Last year, SIMLab completed a project [discussed previously on this blog] with DC Public Library (DCPL) to find out how the library could deliver and maintain good information on social services in DC. Funded by the Knight Foundation’s Prototype Fund, this project sparked a prolonged investigation into how the American social safety net is constructed. What follows is a rundown of what we did. Continue reading
Access to clear, reliable, re-usable community resource directory data is not just important for people who are seeking services that meet their immediate needs — it’s also crucial for people who are seeking to understand the workings of the human service system as a whole, as they seek ways improve health and wellness for entire communities.
Bread for the City — the primary community anchor institutions for the DC Open211 project — is already demonstrating the potential for resource data to spark systemic changes that tangibly improve the lives of their clients and the health of their community.
[This is a guest post from Keith Porcaro of Social Impact Lab (SIMLab). SIMLab is partnering with the DC Public Library and the DC Open211 project on a project made possible by the Knight Foundation’s Prototype Fund.]
Particularly for those on the wrong side of the digital divide, people often turn to the library for information on where to find help. The DC Public Library (DCPL) is working to better meet this need, by improving how it provides recommendations and resources on social services in the city, and equipping librarians with question-and-answer tools that can help draw out other services that a person might need. We’re excited to announce that—with support from the Knight Foundation’s Prototype Fund and Open Referral Initiative—SIMLab is partnering with DCPL to help. Continue reading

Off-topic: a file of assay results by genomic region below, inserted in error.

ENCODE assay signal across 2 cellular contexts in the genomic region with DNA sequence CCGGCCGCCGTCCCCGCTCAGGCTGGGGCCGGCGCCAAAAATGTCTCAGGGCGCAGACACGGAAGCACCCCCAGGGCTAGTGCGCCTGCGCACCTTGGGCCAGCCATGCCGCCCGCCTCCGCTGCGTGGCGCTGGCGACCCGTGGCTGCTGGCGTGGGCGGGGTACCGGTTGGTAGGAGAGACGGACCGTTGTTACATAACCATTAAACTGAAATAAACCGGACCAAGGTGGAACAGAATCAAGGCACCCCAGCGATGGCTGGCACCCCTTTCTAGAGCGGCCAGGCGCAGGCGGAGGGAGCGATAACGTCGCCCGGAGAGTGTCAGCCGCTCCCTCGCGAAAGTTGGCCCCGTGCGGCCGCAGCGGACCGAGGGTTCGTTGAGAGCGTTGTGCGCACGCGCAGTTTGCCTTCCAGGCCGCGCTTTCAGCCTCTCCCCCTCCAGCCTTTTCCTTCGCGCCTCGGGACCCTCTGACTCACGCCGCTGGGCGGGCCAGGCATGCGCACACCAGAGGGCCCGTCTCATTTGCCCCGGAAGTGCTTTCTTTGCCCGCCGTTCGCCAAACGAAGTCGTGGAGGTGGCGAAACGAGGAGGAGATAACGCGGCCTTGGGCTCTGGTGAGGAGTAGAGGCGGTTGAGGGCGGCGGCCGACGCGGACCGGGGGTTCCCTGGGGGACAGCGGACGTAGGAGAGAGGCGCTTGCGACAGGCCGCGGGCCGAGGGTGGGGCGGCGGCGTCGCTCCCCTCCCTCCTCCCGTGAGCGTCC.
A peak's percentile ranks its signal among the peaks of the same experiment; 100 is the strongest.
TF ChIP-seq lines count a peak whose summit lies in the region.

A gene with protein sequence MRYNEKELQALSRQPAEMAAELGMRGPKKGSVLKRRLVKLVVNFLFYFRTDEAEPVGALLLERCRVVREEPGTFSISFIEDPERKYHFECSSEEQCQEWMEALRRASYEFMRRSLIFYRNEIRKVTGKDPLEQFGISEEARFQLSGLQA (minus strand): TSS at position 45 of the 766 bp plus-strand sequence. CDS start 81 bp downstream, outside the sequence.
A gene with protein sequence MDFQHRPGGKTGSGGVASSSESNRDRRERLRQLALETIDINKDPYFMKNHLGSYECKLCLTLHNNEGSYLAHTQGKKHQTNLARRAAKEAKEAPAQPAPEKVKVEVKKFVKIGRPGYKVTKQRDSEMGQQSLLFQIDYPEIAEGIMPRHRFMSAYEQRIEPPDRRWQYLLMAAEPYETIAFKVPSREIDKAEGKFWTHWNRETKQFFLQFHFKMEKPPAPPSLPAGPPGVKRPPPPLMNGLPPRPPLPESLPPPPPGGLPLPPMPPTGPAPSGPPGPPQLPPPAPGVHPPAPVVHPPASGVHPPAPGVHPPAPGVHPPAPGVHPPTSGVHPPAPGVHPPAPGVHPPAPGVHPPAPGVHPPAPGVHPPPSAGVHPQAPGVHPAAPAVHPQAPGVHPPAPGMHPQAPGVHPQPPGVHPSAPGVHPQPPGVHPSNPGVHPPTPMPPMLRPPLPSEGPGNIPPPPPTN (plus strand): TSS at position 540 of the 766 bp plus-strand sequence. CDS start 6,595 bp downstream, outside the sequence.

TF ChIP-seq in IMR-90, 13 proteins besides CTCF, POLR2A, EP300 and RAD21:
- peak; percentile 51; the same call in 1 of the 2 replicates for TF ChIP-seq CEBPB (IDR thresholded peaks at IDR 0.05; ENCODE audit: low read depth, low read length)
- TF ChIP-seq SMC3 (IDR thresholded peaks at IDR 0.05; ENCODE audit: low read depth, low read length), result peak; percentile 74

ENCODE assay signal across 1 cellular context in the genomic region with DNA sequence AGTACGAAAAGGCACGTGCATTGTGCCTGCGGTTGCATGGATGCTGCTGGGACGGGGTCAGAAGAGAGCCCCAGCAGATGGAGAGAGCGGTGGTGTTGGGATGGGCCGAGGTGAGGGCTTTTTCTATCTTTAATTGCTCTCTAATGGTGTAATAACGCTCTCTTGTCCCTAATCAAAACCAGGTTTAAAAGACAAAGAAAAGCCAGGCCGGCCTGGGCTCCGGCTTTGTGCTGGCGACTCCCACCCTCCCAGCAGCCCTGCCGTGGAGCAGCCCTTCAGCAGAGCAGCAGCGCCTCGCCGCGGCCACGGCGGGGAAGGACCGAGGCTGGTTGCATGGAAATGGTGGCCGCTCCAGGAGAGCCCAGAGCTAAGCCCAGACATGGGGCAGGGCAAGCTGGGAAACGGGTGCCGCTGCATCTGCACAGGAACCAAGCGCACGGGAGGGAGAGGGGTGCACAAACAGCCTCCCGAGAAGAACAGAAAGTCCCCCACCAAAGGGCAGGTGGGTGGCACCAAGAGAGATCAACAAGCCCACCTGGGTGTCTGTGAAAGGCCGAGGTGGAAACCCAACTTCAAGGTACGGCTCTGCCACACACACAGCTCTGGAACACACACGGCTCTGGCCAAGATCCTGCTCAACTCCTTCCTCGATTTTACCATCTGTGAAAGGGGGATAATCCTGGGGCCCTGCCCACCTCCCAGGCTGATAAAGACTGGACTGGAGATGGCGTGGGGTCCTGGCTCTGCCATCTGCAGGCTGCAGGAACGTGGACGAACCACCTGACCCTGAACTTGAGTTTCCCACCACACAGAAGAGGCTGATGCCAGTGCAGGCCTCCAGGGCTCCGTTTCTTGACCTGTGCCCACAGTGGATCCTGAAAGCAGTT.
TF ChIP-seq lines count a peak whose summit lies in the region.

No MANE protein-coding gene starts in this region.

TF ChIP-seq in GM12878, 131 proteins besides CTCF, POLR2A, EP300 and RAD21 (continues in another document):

Over at Code for DC’s blog, the DC Open211 team reports back from the kickoff of the ‘Rebuilding Re-entry’ social lab.
At this event, a number of groups explored the various challenges facing people who return from prison — and one of the most prominent themes was the difficulty of finding reliable information about services that can help them get back on their feet. Of all the resource directories produced in the DC metro area, participants even identified three that are produced specifically for formerly incarcerated people, each with their own strengths and weaknesses, yet all siloed!
Over the course of the weekend, the DC Open211 team took a number of steps toward a world where this information is easier to find and use. You can read through the whole post, but one piece in particular is worth highlighting here: Continue reading